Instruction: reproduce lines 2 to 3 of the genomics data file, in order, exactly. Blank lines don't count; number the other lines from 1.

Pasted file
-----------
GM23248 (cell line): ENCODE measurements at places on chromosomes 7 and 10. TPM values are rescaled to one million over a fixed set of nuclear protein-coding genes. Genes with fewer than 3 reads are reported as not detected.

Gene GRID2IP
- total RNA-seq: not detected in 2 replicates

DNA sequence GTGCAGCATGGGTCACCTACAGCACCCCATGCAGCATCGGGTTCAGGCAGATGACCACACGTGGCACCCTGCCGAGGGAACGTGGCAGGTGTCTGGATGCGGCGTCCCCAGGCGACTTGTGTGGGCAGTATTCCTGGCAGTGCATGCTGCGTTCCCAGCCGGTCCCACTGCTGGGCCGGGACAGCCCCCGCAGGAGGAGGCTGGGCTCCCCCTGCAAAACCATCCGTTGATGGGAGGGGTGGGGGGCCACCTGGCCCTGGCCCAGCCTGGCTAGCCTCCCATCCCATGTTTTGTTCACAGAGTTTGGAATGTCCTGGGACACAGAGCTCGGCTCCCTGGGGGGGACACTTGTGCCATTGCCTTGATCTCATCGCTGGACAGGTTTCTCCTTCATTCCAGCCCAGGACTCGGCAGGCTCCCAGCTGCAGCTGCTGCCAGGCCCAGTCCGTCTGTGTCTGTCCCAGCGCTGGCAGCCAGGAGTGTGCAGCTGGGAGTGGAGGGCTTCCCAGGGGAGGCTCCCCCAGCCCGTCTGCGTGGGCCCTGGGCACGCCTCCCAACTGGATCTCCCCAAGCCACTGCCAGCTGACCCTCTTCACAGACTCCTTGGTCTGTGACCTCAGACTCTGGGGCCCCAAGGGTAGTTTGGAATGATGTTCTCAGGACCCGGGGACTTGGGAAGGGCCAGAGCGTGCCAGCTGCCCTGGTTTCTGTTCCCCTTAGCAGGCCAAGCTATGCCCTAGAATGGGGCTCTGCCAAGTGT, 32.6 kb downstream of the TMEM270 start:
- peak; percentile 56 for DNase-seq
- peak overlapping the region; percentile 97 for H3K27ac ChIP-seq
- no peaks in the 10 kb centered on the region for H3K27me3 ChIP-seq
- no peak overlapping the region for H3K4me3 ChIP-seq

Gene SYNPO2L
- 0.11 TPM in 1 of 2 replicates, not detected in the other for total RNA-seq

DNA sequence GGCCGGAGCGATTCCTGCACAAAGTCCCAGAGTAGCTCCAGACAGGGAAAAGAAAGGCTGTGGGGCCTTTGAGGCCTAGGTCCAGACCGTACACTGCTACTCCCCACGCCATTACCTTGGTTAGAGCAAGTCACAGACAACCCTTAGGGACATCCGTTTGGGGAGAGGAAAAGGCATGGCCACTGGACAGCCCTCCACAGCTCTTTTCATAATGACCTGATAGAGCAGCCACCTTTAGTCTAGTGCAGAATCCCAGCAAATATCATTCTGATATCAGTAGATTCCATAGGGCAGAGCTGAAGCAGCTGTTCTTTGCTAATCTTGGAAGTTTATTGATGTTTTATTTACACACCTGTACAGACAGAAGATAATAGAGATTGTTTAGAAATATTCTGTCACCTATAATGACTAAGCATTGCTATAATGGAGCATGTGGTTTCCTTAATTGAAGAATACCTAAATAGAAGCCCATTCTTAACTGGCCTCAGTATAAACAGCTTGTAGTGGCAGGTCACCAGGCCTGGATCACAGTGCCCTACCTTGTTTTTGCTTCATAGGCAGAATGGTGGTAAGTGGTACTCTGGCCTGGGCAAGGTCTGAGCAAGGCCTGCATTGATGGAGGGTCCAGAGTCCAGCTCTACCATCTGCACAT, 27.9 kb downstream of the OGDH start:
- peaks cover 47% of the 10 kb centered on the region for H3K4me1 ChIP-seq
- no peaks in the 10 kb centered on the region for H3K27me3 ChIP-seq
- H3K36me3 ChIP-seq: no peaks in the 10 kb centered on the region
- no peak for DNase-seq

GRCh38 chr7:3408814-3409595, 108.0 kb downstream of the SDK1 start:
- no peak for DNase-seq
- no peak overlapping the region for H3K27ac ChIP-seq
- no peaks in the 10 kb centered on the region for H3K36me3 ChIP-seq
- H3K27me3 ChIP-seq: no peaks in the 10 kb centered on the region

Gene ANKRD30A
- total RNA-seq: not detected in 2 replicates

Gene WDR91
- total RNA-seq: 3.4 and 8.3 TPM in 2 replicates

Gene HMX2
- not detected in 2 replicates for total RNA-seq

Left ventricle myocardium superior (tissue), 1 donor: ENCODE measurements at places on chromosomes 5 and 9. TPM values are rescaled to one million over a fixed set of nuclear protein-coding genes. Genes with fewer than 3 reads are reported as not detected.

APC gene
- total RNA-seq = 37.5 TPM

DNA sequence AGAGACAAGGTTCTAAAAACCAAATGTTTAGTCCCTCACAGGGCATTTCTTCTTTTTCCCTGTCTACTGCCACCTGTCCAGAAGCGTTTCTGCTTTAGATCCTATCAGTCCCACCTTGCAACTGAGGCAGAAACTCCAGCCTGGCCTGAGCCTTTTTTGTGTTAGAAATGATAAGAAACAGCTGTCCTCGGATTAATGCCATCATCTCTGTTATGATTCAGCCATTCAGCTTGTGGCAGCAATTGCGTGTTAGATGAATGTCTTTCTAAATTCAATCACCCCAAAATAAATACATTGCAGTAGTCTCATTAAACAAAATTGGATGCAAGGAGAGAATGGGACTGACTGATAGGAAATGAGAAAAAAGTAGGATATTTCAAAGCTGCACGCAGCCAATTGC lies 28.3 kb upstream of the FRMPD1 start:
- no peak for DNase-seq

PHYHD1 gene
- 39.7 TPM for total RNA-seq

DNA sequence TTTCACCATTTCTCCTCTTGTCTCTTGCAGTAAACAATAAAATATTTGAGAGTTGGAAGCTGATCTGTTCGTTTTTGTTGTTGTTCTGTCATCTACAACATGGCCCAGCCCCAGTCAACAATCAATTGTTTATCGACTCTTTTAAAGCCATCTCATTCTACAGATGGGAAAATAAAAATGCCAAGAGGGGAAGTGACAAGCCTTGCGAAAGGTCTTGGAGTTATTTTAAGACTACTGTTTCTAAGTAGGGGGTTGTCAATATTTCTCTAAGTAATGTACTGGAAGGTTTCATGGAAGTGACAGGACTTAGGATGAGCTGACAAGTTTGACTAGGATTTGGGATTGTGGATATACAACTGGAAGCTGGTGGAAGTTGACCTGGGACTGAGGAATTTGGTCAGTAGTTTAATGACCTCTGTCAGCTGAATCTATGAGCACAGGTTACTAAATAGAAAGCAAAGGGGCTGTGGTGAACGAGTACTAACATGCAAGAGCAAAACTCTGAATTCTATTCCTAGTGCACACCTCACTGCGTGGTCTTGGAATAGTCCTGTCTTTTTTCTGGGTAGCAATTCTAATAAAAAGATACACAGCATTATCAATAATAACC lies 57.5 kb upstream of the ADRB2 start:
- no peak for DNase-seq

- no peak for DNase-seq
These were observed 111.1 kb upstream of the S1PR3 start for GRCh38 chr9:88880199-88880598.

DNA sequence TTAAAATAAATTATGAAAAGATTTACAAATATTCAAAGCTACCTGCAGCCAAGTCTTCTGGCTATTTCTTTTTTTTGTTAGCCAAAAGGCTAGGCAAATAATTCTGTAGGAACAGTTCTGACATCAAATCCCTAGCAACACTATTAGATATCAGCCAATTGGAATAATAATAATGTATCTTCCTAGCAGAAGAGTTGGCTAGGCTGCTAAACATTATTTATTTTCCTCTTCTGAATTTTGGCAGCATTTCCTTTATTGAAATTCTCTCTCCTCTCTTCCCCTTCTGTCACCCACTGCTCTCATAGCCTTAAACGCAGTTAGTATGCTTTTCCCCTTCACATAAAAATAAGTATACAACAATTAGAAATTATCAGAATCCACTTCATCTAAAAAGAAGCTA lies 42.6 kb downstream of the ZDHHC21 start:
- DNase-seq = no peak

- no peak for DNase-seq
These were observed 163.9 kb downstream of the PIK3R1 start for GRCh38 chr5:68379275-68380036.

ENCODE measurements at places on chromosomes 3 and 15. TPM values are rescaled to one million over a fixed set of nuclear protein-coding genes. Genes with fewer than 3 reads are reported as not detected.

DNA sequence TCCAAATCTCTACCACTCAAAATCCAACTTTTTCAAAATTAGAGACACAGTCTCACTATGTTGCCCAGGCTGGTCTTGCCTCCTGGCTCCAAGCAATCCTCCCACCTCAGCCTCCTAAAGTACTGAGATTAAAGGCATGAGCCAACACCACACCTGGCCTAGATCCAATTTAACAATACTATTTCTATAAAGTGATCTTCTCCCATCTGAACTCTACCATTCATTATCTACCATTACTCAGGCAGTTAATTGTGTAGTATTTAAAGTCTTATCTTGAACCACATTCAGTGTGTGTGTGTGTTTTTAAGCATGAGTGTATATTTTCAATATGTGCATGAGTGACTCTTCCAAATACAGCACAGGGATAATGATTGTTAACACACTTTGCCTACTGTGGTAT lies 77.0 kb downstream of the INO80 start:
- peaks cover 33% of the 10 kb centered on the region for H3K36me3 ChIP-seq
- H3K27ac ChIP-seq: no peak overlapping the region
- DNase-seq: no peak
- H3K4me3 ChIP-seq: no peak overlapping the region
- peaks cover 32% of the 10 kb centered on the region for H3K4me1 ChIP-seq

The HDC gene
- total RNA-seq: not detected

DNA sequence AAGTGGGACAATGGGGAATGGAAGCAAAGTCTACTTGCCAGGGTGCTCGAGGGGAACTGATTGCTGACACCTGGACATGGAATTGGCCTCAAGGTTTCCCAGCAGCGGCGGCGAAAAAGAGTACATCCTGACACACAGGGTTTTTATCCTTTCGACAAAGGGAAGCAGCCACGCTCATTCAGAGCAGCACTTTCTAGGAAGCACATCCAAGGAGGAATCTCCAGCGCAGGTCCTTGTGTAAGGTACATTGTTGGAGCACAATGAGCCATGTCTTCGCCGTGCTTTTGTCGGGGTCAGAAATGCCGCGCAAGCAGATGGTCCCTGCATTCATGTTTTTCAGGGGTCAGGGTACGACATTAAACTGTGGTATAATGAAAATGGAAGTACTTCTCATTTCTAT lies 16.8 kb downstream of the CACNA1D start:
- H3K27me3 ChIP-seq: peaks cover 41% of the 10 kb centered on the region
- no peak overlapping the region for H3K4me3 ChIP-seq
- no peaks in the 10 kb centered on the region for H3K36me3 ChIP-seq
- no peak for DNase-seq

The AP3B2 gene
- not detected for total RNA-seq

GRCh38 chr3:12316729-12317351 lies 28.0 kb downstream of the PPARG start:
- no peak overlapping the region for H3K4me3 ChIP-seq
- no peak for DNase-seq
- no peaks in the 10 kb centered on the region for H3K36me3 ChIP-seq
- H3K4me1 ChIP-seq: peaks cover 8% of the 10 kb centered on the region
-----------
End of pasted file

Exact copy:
Gene GRID2IP
- total RNA-seq: not detected in 2 replicates